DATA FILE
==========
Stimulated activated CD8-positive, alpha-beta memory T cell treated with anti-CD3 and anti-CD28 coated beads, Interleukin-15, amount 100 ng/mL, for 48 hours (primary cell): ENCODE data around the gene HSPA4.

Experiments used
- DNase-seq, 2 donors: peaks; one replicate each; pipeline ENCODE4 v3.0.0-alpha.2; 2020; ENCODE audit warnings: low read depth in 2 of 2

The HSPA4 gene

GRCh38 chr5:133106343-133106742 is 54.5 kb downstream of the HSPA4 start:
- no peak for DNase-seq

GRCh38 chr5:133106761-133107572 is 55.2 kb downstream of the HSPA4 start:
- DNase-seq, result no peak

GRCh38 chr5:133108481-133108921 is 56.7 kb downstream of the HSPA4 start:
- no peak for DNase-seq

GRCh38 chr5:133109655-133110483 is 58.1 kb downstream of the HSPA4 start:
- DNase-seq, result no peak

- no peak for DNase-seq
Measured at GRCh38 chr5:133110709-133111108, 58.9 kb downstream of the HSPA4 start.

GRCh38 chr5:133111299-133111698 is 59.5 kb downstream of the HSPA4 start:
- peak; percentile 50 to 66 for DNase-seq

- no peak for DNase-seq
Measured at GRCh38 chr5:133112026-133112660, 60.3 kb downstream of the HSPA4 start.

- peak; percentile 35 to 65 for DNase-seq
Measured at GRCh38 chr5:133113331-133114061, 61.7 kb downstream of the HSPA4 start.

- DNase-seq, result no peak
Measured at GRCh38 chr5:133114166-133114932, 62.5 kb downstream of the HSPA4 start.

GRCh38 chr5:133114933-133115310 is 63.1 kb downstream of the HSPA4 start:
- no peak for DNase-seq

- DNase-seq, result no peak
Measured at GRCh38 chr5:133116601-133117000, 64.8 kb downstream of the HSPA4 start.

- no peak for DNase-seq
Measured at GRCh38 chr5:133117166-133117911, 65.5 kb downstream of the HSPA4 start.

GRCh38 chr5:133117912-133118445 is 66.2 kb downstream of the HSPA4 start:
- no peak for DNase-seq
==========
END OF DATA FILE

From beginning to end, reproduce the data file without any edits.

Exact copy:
Stimulated activated CD8-positive, alpha-beta memory T cell treated with anti-CD3 and anti-CD28 coated beads, Interleukin-15, amount 100 ng/mL, for 48 hours (primary cell): ENCODE data around the gene HSPA4.

Experiments used
- DNase-seq, 2 donors: peaks; one replicate each; pipeline ENCODE4 v3.0.0-alpha.2; 2020; ENCODE audit warnings: low read depth in 2 of 2

The HSPA4 gene

GRCh38 chr5:133106343-133106742 is 54.5 kb downstream of the HSPA4 start:
- no peak for DNase-seq

GRCh38 chr5:133106761-133107572 is 55.2 kb downstream of the HSPA4 start:
- DNase-seq, result no peak

GRCh38 chr5:133108481-133108921 is 56.7 kb downstream of the HSPA4 start:
- no peak for DNase-seq

GRCh38 chr5:133109655-133110483 is 58.1 kb downstream of the HSPA4 start:
- DNase-seq, result no peak

- no peak for DNase-seq
Measured at GRCh38 chr5:133110709-133111108, 58.9 kb downstream of the HSPA4 start.

GRCh38 chr5:133111299-133111698 is 59.5 kb downstream of the HSPA4 start:
- peak; percentile 50 to 66 for DNase-seq

- no peak for DNase-seq
Measured at GRCh38 chr5:133112026-133112660, 60.3 kb downstream of the HSPA4 start.

- peak; percentile 35 to 65 for DNase-seq
Measured at GRCh38 chr5:133113331-133114061, 61.7 kb downstream of the HSPA4 start.

- DNase-seq, result no peak
Measured at GRCh38 chr5:133114166-133114932, 62.5 kb downstream of the HSPA4 start.

GRCh38 chr5:133114933-133115310 is 63.1 kb downstream of the HSPA4 start:
- no peak for DNase-seq

- DNase-seq, result no peak
Measured at GRCh38 chr5:133116601-133117000, 64.8 kb downstream of the HSPA4 start.

- no peak for DNase-seq
Measured at GRCh38 chr5:133117166-133117911, 65.5 kb downstream of the HSPA4 start.

GRCh38 chr5:133117912-133118445 is 66.2 kb downstream of the HSPA4 start:
- no peak for DNase-seq